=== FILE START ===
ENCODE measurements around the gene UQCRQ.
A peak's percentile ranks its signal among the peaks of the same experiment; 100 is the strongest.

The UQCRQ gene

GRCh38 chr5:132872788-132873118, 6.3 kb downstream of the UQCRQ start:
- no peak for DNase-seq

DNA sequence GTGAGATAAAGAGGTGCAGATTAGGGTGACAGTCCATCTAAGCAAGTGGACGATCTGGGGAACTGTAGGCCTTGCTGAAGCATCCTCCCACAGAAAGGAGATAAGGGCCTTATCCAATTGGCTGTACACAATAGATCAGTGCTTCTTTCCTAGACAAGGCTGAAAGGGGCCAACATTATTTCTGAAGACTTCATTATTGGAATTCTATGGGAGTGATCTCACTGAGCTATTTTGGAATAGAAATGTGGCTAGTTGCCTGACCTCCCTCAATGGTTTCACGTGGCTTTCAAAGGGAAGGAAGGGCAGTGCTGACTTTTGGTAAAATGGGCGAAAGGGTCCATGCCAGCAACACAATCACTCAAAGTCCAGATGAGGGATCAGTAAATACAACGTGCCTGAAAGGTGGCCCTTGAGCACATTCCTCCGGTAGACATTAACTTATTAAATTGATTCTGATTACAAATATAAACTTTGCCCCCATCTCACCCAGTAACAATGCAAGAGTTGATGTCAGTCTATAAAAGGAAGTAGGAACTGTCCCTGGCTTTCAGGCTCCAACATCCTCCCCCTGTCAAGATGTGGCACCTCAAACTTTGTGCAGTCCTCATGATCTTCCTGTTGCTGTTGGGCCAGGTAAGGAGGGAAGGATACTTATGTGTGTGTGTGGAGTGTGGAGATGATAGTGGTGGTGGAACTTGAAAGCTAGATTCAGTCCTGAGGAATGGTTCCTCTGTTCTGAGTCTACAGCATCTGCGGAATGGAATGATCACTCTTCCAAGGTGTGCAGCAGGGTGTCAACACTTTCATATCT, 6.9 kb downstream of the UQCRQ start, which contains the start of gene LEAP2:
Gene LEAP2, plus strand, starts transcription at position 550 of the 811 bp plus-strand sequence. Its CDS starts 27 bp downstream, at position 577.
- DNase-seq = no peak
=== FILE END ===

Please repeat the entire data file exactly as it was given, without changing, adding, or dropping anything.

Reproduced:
ENCODE measurements around the gene UQCRQ.
A peak's percentile ranks its signal among the peaks of the same experiment; 100 is the strongest.

The UQCRQ gene

GRCh38 chr5:132872788-132873118, 6.3 kb downstream of the UQCRQ start:
- no peak for DNase-seq

DNA sequence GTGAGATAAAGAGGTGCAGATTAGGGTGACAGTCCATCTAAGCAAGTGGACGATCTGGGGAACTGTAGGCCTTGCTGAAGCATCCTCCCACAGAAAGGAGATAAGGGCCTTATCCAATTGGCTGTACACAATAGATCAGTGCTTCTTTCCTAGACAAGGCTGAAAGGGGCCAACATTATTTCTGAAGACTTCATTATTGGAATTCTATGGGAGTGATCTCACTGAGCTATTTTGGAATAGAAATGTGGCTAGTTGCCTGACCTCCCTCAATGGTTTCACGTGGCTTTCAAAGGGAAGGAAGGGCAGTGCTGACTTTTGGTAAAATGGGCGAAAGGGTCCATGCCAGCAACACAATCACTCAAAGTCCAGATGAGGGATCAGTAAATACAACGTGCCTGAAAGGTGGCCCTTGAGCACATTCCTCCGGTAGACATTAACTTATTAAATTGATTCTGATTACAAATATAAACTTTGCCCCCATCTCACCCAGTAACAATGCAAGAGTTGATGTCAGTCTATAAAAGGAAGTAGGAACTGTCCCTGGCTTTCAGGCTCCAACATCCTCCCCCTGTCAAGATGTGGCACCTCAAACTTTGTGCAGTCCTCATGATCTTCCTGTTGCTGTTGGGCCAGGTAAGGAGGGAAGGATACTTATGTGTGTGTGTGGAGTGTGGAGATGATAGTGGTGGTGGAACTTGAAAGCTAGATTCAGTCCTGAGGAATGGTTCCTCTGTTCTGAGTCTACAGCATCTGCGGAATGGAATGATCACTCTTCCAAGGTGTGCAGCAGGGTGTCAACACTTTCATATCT, 6.9 kb downstream of the UQCRQ start, which contains the start of gene LEAP2:
Gene LEAP2, plus strand, starts transcription at position 550 of the 811 bp plus-strand sequence. Its CDS starts 27 bp downstream, at position 577.
- DNase-seq = no peak